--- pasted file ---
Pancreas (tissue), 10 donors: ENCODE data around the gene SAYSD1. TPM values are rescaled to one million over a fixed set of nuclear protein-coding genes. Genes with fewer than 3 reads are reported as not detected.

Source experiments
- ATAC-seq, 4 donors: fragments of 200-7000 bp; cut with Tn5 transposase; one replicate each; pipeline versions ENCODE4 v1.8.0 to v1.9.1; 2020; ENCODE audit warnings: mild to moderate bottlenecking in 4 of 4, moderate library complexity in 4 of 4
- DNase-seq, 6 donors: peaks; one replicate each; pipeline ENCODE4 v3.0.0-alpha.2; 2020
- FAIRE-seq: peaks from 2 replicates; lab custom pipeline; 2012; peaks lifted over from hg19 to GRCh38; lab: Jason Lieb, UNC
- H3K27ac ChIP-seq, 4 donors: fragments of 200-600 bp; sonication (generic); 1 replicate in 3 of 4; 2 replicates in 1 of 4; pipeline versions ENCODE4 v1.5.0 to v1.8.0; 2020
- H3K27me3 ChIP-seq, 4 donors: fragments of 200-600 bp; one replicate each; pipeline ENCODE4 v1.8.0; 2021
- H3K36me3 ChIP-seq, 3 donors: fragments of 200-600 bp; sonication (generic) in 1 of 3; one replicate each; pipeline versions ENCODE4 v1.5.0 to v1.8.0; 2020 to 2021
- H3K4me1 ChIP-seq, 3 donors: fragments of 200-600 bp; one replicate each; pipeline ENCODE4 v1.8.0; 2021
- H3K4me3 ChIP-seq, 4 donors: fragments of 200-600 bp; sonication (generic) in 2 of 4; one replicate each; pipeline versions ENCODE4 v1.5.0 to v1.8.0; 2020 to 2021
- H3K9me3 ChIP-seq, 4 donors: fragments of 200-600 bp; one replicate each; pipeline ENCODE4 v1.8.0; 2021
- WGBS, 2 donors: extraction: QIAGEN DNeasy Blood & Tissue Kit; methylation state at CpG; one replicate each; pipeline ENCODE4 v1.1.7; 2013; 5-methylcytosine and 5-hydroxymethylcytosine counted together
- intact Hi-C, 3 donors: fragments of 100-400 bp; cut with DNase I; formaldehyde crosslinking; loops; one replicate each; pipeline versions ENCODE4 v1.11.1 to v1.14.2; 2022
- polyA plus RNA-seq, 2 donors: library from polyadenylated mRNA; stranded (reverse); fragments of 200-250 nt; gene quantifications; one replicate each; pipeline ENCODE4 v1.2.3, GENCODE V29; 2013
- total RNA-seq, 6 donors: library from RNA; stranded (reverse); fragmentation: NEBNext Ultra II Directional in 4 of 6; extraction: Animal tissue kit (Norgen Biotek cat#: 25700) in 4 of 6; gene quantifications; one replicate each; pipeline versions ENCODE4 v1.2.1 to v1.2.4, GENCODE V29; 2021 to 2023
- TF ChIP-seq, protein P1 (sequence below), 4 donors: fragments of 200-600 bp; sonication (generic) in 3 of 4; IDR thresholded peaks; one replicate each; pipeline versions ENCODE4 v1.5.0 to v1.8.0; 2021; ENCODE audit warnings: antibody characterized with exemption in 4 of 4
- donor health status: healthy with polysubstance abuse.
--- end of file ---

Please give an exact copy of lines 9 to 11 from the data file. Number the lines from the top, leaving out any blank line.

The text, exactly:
- H3K4me1 ChIP-seq, 3 donors: fragments of 200-600 bp; one replicate each; pipeline ENCODE4 v1.8.0; 2021
- H3K4me3 ChIP-seq, 4 donors: fragments of 200-600 bp; sonication (generic) in 2 of 4; one replicate each; pipeline versions ENCODE4 v1.5.0 to v1.8.0; 2020 to 2021
- H3K9me3 ChIP-seq, 4 donors: fragments of 200-600 bp; one replicate each; pipeline ENCODE4 v1.8.0; 2021